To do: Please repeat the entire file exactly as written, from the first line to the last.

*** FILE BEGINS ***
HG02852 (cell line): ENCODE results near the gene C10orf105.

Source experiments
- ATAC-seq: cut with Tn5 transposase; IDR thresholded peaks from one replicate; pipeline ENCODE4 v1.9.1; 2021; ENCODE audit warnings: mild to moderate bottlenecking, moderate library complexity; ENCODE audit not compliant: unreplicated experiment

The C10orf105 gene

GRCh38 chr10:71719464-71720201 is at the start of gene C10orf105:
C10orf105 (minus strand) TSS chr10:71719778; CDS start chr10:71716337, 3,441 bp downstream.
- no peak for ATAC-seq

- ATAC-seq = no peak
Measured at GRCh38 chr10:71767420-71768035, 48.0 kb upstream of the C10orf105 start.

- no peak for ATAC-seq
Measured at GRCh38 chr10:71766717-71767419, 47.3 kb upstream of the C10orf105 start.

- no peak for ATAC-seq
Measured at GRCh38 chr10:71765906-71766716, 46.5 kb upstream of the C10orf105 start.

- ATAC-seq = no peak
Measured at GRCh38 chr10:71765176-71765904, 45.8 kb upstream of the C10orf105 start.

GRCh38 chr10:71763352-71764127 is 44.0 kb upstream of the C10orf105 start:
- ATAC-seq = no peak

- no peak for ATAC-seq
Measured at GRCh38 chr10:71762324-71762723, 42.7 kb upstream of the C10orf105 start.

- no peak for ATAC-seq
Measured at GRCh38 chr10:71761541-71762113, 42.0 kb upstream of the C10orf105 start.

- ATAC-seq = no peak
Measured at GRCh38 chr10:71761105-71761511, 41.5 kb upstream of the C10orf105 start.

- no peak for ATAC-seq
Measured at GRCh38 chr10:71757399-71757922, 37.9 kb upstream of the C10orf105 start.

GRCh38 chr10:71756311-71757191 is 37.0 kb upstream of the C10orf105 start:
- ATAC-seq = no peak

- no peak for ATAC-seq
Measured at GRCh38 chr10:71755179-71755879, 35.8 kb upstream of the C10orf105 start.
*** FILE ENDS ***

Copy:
HG02852 (cell line): ENCODE results near the gene C10orf105.

Source experiments
- ATAC-seq: cut with Tn5 transposase; IDR thresholded peaks from one replicate; pipeline ENCODE4 v1.9.1; 2021; ENCODE audit warnings: mild to moderate bottlenecking, moderate library complexity; ENCODE audit not compliant: unreplicated experiment

The C10orf105 gene

GRCh38 chr10:71719464-71720201 is at the start of gene C10orf105:
C10orf105 (minus strand) TSS chr10:71719778; CDS start chr10:71716337, 3,441 bp downstream.
- no peak for ATAC-seq

- ATAC-seq = no peak
Measured at GRCh38 chr10:71767420-71768035, 48.0 kb upstream of the C10orf105 start.

- no peak for ATAC-seq
Measured at GRCh38 chr10:71766717-71767419, 47.3 kb upstream of the C10orf105 start.

- no peak for ATAC-seq
Measured at GRCh38 chr10:71765906-71766716, 46.5 kb upstream of the C10orf105 start.

- ATAC-seq = no peak
Measured at GRCh38 chr10:71765176-71765904, 45.8 kb upstream of the C10orf105 start.

GRCh38 chr10:71763352-71764127 is 44.0 kb upstream of the C10orf105 start:
- ATAC-seq = no peak

- no peak for ATAC-seq
Measured at GRCh38 chr10:71762324-71762723, 42.7 kb upstream of the C10orf105 start.

- no peak for ATAC-seq
Measured at GRCh38 chr10:71761541-71762113, 42.0 kb upstream of the C10orf105 start.

- ATAC-seq = no peak
Measured at GRCh38 chr10:71761105-71761511, 41.5 kb upstream of the C10orf105 start.

- no peak for ATAC-seq
Measured at GRCh38 chr10:71757399-71757922, 37.9 kb upstream of the C10orf105 start.

GRCh38 chr10:71756311-71757191 is 37.0 kb upstream of the C10orf105 start:
- ATAC-seq = no peak

- no peak for ATAC-seq
Measured at GRCh38 chr10:71755179-71755879, 35.8 kb upstream of the C10orf105 start.